Game theory can prevent disease outbreaks
When multiple passengers on a flight from Dubai to New York recently were taken ill with flu-like symptoms, the plane was understandably quarantined. It's not too hard to imagine how international travel could quickly help spread a new disease around the world. But surprisingly, grounding planes in such a situation might not always be the best strategy, and not just because of the economic impact.
When it comes to decisions about health, what's best for us as individuals might not always be the best thing for the wider population, and vice versa. This can make it difficult for authorities to take decisions to protect the whole population. But there's a way we can make sense of such a dilemma that's more typically used in economics: game theory.
Game theory attempts to predict how an individual within a group will choose between different strategies, when the outcome of the situation depends on how everyone else in the group behaves. The difficulty is that you can't work out an individual's optimal strategy without knowing what all the others will do.
Take vaccination as an example. While vaccines have been repeatedly proven safe, they can have short-term negative effects (financial cost, pain from injection, a temporary reaction from the immune system). So a family deciding whether to have a flu vaccine has to weigh up these costs against the benefit of getting vaccinated to protect themselves from the disease.
Given that flu can be deadly, it might seem like a no-brainer to accept the costs of vaccination. But if almost everybody else in the population gets vaccinated, the family will still be relatively protected from the disease because they are much less likely to come into contact with it. And so not getting vaccinated might appear to be the better choice.
The problem, of course, is that if every family thinks like this, then no one will be protected and a major outbreak could easily occur. Our example family may or may not be fine but the population as a whole suffers.
We've seen the catastrophic results of this problem with the measles, mumps and rubella (MMR) vaccine. After the vaccine was falsely linked to autism, vaccination rates in Europe and the US dropped. This has led to an increase in the incidence of measles and mumps, resulting in deaths and serious permanent injuries.
Game theory explains that, in situations like this, the best strategy for an individual can often be in conflict with the optimal strategy for the well-being of the whole group. What determines the outcome of an outbreak is the interaction between the individuals involved and how risk is perceived to those individuals and to the group as a whole.
We can apply the same thinking to travel restrictions during an outbreak of disease. When the an epidemic of Ebola virus disease emerged in West Africa in 2014, preventing people flying to and from the region might have seemed like a good way of containing the situation and protecting individuals. But researchers later showed that such measures only delayed the onset of the epidemic in different regions and may have stopped aid workers getting to the most affected areas.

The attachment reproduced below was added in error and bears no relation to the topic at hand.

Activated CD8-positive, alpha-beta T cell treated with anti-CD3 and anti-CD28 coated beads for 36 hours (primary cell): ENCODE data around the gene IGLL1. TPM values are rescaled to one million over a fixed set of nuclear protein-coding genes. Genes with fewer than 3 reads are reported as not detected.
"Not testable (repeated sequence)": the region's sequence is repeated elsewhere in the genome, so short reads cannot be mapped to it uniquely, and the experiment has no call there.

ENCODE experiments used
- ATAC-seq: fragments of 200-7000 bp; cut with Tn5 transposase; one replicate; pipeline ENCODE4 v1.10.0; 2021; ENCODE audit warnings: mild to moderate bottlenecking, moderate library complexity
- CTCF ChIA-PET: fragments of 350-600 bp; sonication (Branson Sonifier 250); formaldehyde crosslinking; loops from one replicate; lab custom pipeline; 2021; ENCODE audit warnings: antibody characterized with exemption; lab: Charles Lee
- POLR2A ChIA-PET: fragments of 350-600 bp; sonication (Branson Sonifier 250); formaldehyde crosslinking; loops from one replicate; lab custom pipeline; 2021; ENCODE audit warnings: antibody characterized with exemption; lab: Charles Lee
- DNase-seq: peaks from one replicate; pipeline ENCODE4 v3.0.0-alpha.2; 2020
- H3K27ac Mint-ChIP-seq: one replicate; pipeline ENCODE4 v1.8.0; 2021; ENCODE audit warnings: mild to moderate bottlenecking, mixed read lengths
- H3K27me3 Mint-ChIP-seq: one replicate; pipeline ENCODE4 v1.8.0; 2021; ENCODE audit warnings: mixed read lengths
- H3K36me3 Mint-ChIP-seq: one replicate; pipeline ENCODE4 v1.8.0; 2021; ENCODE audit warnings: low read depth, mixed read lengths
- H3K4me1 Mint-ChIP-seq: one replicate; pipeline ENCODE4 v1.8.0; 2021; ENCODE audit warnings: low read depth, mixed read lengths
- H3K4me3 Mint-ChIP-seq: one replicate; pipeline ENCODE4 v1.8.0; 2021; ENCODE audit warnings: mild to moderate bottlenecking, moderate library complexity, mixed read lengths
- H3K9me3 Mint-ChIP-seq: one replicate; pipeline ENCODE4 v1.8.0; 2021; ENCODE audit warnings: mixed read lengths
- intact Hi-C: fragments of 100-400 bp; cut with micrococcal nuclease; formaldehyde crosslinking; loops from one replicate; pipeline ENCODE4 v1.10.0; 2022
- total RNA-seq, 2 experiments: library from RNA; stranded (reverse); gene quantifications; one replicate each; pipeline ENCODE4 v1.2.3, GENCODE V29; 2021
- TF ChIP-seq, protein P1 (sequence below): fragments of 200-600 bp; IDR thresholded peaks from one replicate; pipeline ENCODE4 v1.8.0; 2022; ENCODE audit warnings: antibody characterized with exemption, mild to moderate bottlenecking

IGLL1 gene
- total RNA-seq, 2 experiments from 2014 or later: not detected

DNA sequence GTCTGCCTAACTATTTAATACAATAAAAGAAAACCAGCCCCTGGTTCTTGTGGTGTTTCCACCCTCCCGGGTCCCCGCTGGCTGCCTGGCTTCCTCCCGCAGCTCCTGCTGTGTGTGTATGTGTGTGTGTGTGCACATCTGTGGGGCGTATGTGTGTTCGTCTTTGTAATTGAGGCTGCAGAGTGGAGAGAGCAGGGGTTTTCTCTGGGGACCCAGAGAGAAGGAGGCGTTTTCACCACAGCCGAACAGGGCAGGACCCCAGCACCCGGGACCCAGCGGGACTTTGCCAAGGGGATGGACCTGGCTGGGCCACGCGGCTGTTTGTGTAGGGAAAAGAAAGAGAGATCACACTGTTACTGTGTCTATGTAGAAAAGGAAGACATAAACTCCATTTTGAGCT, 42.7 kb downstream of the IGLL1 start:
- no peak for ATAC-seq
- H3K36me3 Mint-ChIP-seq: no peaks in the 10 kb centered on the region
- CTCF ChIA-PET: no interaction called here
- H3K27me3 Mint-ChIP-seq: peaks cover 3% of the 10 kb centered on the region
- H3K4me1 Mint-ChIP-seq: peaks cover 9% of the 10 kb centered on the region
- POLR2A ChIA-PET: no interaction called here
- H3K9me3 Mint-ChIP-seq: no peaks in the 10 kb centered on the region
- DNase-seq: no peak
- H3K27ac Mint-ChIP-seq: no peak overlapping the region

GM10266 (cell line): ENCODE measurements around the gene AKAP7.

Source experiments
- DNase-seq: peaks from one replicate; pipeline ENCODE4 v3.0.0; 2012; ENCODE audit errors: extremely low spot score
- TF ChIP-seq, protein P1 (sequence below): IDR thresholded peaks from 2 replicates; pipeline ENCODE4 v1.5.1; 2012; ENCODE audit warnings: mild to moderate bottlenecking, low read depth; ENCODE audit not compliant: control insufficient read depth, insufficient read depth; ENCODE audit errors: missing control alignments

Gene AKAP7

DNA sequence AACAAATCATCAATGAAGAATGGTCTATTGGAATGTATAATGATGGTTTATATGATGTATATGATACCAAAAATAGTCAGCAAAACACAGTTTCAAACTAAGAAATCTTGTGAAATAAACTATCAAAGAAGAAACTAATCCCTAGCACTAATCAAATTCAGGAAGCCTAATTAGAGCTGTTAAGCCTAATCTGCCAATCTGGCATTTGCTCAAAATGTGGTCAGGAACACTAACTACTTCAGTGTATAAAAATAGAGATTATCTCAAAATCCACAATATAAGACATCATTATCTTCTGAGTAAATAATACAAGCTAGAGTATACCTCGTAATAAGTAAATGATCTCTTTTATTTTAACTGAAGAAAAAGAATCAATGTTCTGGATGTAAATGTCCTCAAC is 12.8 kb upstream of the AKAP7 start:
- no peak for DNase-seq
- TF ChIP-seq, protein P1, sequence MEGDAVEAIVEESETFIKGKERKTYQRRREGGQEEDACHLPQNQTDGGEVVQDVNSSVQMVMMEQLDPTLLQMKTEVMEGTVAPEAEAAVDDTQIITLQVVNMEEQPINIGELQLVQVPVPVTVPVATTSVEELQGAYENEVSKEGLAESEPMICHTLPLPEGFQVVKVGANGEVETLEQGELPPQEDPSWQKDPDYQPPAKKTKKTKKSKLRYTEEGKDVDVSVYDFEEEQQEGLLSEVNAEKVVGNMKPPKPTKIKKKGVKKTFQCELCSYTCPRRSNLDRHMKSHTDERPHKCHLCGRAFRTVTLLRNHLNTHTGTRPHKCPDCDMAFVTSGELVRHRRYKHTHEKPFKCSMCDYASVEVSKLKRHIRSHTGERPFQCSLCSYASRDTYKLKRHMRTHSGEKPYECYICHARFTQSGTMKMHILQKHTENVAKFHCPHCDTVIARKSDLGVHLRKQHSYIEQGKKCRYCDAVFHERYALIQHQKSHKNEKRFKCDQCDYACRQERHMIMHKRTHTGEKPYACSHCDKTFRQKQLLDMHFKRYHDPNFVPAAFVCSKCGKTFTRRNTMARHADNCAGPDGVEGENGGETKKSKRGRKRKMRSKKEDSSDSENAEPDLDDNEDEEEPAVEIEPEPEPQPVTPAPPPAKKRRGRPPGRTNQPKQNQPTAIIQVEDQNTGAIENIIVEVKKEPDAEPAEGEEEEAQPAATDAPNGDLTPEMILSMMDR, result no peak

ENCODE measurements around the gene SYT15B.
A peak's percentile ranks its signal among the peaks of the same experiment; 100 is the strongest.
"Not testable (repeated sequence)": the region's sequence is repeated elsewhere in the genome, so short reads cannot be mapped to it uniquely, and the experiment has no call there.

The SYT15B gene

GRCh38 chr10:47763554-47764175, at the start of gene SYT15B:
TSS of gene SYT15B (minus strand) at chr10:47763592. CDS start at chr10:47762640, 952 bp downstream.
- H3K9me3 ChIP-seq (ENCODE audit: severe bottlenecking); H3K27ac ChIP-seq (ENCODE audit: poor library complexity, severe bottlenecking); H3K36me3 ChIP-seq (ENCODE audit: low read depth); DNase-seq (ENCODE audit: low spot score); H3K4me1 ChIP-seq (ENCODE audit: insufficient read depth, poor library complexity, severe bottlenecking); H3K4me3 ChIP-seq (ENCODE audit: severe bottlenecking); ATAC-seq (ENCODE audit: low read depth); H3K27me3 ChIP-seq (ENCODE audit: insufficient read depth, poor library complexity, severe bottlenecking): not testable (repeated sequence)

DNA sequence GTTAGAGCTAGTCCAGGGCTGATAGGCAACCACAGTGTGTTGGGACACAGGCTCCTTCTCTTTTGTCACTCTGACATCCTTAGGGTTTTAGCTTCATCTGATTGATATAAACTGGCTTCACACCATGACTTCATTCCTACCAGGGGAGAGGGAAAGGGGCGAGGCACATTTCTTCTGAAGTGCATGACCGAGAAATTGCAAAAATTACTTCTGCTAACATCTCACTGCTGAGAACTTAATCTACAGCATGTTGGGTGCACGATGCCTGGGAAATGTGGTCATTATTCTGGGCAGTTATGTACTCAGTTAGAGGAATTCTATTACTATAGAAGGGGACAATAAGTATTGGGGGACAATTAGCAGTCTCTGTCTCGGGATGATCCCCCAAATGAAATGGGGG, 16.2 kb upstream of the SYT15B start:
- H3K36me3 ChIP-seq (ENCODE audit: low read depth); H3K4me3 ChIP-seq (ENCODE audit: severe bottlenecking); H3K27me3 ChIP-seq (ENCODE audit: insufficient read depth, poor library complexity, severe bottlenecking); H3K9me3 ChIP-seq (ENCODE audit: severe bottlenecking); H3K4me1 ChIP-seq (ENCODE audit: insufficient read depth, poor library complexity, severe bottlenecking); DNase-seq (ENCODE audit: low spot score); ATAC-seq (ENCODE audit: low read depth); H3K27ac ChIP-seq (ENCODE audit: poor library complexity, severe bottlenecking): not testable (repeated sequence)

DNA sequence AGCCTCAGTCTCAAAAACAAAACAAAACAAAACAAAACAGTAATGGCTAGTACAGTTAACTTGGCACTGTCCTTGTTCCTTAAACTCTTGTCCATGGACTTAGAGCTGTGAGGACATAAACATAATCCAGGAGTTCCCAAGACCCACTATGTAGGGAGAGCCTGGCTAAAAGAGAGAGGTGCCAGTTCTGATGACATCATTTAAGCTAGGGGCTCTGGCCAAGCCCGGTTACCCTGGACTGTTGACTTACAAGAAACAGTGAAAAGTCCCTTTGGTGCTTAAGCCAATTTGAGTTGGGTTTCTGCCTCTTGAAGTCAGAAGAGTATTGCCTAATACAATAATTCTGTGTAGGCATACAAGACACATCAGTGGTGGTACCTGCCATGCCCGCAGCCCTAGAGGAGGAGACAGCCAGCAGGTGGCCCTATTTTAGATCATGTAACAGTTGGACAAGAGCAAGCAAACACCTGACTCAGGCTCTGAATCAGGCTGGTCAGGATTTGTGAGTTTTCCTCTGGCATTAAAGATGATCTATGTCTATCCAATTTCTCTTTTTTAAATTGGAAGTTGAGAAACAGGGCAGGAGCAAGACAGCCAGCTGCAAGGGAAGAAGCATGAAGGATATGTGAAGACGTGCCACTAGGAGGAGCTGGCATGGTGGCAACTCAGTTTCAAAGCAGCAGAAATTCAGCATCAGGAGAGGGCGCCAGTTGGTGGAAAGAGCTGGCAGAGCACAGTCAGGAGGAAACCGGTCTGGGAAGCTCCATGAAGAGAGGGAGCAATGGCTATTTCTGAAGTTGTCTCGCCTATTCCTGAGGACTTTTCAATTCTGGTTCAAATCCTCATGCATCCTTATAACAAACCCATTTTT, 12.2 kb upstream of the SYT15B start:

So how can we work out the best strategy in this kind of situation? Typically, the answer is to use the "Nash equilibrium", named after the famous mathematician John Nash portrayed in the movie A Beautiful Mind. You reach a Nash equilibrium when changing your own strategy won't improve your situation, as long as everyone else's strategy stays the same. Understanding the Nash equilibrium helps us understand the optimal strategies for all individuals in a group.
In some cases, however, the optimal individual and population strategies can actually be the same. This mostly occurs when the population is "open", meaning it includes people joining and leaving.
Individual and group interests sometimes match
An example of this was shown in a recent study, published in the Journal of the Royal Society Interface, that looked at a situation where people from one area could choose whether or not to travel to another area affected by disease. If the risk of disease was perceived as high because the outbreak was severe and was publicised with frequent news updates, then individuals would choose not to travel. This would be in line with the authorities' desire for a travel ban. But if the outbreak wasn't severe, then the travel ban would be lifted and tourists would be more likely to want to travel.
For most of the parameters the study considered, the optimal individual and group-level strategies coincided in this way. But sometimes there was still a discrepancy, for example when the number of individuals choosing to travel exceeded the optimum. This could lead to those people importing the disease back to their homeland, followed by a large outbreak there.
The difficulty is that, realistically, these discrepancies could emerge suddenly because many factors, such as the climate or virus evolution, could affect how quickly the disease spreads. What's more, media coverage of the risk and relevant educational programmes could also influence visitors' perception of the risk, regardless of official guidelines.
What game theory can do is help us make sense of all these factors to find out when individuals are most likely to act in a way that goes against the best interests of the group. Public authorities can then implement appropriate control measures in order to minimise the impact of an outbreak.